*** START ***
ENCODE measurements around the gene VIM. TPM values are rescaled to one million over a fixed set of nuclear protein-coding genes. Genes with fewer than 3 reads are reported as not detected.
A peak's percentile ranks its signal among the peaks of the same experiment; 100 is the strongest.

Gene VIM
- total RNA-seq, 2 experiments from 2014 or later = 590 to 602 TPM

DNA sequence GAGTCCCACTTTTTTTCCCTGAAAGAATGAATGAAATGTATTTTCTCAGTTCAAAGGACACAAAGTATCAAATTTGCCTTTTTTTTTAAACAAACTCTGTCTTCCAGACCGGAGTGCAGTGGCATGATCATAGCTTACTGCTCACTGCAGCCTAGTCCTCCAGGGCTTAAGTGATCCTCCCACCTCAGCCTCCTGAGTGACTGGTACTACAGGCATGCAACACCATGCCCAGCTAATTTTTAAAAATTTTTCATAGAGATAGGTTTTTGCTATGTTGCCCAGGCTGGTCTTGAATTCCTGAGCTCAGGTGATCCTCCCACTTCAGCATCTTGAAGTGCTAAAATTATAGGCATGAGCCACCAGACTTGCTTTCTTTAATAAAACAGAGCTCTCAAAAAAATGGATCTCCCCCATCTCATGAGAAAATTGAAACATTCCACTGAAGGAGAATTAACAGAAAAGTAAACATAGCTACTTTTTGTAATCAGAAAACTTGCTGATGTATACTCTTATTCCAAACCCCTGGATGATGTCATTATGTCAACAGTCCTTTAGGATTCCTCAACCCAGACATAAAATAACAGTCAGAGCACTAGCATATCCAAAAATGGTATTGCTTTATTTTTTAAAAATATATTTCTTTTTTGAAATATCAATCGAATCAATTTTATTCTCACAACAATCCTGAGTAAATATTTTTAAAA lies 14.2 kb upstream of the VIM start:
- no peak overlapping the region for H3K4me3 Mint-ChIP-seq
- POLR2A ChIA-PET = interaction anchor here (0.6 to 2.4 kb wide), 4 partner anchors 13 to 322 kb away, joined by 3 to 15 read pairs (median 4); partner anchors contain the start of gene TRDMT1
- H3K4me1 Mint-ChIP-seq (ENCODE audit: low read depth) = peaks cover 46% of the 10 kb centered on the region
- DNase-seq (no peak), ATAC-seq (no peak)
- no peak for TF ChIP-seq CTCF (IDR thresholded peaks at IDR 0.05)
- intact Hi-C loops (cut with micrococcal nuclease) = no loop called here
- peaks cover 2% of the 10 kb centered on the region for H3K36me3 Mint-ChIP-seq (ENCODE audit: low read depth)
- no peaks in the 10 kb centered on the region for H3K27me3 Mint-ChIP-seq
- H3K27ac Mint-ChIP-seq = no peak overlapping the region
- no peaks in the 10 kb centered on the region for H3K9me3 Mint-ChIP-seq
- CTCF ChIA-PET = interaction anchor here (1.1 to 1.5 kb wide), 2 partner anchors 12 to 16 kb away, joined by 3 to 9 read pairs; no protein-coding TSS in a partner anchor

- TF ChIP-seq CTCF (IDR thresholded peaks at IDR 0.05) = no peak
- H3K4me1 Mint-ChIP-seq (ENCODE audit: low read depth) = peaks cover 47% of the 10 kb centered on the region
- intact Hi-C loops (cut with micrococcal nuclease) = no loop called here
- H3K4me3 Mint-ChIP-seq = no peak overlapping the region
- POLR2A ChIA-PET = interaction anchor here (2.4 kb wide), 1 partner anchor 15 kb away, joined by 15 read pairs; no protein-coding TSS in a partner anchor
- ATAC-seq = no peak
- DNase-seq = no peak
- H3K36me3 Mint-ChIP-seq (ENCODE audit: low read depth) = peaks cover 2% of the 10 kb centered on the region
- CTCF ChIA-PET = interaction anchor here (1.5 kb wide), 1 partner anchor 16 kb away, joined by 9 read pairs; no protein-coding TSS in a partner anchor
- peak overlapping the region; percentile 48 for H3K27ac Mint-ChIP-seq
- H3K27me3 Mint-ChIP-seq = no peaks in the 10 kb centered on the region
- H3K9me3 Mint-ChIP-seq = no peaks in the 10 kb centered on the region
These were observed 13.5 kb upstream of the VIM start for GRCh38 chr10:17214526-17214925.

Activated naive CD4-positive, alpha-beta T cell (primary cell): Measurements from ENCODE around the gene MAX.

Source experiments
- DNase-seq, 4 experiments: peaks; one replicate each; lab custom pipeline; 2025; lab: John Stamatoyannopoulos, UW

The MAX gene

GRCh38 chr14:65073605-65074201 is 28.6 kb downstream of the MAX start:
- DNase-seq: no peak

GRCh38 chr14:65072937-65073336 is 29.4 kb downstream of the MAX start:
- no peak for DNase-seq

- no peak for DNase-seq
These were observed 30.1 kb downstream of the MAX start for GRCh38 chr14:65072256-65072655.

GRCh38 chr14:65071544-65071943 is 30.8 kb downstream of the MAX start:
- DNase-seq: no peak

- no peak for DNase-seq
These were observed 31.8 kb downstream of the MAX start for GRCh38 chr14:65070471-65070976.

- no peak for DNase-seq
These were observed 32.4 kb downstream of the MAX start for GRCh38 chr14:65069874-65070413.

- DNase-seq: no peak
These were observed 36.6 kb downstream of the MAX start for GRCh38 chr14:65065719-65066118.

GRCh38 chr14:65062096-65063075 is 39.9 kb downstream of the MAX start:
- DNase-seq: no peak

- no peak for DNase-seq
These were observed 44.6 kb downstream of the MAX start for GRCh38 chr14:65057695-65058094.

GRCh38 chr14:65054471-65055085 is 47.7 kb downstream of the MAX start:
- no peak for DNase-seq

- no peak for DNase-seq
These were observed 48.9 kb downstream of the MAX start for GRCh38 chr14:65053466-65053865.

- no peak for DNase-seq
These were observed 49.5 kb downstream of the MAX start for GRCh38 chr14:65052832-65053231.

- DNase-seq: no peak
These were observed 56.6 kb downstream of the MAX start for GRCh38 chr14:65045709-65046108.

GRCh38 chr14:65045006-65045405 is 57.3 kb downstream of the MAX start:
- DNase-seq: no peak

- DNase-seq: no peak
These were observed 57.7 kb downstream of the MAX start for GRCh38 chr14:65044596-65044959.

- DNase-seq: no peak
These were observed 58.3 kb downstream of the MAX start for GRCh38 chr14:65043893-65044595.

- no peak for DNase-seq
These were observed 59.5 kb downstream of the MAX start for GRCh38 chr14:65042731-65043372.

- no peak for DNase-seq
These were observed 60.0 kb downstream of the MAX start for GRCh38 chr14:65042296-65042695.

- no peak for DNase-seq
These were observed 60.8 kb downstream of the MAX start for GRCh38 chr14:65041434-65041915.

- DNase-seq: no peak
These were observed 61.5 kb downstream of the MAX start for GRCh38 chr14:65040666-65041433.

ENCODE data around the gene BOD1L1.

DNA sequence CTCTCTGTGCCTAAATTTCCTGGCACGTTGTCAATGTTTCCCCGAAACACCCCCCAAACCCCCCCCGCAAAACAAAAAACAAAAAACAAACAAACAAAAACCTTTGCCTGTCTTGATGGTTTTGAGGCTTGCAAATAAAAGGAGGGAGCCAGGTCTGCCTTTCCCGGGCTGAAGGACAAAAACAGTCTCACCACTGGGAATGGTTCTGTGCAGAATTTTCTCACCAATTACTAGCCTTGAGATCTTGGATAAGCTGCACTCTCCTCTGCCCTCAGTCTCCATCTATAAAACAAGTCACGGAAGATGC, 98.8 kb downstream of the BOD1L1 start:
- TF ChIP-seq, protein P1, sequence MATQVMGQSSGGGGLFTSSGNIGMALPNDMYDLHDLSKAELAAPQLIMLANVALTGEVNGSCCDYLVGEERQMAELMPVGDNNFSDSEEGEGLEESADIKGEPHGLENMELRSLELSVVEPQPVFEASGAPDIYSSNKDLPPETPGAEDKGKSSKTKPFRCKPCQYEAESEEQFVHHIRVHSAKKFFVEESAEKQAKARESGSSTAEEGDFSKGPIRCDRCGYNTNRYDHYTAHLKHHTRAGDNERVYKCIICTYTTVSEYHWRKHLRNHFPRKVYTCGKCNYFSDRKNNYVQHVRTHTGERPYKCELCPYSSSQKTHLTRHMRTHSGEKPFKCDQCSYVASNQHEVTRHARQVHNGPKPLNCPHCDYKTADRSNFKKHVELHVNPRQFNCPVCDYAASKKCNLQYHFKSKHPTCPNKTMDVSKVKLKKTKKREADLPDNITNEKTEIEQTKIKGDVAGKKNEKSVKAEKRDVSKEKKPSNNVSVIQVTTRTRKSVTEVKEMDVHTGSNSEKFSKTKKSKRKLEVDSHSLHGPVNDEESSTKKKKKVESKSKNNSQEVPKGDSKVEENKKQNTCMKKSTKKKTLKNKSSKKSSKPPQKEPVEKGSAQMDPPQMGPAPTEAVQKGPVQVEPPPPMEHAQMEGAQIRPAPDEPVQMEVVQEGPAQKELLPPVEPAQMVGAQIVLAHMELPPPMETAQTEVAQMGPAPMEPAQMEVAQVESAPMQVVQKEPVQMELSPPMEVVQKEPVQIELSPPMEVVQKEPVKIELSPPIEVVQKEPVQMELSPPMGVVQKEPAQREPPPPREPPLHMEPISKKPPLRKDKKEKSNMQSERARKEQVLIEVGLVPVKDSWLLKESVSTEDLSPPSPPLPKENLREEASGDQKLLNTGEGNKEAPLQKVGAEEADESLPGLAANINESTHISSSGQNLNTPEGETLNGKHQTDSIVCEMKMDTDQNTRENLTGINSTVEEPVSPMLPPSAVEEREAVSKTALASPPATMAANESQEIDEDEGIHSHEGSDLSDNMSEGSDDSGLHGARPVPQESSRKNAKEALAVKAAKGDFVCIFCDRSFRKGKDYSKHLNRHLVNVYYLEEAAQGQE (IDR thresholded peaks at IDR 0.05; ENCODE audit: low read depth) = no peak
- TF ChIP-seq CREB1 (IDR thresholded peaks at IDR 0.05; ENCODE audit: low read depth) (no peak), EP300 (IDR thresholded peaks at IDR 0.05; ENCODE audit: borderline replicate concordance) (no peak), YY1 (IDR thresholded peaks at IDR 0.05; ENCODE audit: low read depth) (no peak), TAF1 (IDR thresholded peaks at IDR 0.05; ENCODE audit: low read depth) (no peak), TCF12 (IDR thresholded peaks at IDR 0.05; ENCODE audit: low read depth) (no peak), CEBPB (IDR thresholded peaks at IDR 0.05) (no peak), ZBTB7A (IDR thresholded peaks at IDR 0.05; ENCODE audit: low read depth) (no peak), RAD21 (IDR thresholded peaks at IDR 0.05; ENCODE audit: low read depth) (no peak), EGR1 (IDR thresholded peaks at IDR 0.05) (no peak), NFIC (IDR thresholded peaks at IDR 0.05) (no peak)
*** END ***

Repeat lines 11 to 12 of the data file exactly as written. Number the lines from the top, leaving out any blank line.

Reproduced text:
- intact Hi-C loops (cut with micrococcal nuclease) = no loop called here
- peaks cover 2% of the 10 kb centered on the region for H3K36me3 Mint-ChIP-seq (ENCODE audit: low read depth)